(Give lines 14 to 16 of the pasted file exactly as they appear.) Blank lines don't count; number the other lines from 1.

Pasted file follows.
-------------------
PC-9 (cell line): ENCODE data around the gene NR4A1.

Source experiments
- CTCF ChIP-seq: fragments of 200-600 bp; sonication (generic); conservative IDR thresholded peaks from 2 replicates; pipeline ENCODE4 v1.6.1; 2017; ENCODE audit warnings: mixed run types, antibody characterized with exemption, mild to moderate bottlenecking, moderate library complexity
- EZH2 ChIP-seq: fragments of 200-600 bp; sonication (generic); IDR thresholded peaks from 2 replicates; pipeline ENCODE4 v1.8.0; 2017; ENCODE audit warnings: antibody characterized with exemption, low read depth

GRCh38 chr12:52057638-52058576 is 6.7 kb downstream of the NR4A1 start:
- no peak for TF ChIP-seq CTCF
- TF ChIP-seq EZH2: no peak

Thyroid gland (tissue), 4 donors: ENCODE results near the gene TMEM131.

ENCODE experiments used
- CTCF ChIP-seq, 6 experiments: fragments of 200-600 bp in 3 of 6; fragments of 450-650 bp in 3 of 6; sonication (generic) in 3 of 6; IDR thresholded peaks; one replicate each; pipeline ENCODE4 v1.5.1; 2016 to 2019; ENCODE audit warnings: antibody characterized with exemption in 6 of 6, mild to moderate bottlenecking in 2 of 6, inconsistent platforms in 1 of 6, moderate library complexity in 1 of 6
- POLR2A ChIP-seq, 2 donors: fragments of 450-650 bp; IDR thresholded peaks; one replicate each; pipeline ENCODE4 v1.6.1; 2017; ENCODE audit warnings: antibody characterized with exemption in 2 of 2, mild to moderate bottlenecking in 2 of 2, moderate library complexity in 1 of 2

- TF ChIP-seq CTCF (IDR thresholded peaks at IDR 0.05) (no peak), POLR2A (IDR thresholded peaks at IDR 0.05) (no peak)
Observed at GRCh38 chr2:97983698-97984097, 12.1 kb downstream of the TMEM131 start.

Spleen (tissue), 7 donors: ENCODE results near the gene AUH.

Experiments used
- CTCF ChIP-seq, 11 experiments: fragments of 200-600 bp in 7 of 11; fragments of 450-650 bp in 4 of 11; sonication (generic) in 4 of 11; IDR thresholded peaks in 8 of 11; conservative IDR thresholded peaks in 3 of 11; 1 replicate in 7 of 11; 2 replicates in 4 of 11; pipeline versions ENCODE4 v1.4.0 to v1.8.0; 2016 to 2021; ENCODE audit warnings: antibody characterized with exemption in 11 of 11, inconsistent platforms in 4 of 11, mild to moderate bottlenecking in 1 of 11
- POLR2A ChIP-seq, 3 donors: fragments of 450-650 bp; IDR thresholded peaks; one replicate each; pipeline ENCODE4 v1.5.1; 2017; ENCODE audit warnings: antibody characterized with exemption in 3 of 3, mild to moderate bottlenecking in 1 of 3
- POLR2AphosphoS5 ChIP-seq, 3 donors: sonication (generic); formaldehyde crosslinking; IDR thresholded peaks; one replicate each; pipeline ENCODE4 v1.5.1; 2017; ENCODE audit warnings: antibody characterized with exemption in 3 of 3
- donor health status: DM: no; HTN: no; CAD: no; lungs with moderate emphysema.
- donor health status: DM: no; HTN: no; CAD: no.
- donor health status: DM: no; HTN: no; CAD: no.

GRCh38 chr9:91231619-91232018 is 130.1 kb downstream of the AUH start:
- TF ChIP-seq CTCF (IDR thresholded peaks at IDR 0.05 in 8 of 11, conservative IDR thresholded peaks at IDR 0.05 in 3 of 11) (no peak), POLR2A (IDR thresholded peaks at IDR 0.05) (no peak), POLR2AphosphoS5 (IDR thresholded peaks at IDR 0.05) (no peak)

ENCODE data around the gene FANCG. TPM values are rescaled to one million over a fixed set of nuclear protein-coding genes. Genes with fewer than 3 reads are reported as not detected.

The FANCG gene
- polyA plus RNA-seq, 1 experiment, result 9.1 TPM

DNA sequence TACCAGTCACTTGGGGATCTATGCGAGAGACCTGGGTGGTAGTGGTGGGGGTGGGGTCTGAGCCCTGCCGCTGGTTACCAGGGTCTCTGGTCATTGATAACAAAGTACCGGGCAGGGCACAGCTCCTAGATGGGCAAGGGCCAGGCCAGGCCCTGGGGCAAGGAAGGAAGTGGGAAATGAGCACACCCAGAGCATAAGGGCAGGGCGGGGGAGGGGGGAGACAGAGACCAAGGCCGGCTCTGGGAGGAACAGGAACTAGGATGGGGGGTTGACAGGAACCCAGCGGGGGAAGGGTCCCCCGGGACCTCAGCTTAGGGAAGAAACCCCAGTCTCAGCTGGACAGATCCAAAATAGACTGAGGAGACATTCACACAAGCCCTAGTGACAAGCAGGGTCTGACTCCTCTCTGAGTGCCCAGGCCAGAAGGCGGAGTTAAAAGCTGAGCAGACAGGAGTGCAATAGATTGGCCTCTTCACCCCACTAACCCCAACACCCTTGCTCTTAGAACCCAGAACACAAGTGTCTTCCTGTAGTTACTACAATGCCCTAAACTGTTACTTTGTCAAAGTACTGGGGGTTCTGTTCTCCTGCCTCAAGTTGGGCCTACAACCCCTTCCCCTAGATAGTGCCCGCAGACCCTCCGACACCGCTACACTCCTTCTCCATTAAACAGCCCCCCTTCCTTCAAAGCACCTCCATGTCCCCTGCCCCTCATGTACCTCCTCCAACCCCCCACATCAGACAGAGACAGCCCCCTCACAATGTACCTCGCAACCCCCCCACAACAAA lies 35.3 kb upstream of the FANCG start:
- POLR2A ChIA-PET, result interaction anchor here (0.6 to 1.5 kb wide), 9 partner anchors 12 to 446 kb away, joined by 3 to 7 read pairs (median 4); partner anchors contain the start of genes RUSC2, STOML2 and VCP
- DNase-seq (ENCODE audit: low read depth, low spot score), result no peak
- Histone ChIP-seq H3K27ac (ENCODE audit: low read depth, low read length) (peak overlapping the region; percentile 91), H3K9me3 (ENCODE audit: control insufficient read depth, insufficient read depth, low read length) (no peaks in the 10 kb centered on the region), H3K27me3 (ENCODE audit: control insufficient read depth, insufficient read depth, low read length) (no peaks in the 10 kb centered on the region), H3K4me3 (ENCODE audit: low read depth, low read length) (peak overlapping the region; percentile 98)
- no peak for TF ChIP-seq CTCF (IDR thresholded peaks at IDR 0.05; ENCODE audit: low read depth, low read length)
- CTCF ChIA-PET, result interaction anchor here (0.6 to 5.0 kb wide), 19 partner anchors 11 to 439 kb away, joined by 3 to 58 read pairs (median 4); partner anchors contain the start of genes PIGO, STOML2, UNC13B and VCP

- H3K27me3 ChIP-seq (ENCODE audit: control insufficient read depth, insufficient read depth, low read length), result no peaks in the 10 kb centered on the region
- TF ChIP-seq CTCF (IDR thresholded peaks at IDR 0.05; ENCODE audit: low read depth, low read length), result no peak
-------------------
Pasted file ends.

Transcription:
Spleen (tissue), 7 donors: ENCODE results near the gene AUH.

Experiments used
- CTCF ChIP-seq, 11 experiments: fragments of 200-600 bp in 7 of 11; fragments of 450-650 bp in 4 of 11; sonication (generic) in 4 of 11; IDR thresholded peaks in 8 of 11; conservative IDR thresholded peaks in 3 of 11; 1 replicate in 7 of 11; 2 replicates in 4 of 11; pipeline versions ENCODE4 v1.4.0 to v1.8.0; 2016 to 2021; ENCODE audit warnings: antibody characterized with exemption in 11 of 11, inconsistent platforms in 4 of 11, mild to moderate bottlenecking in 1 of 11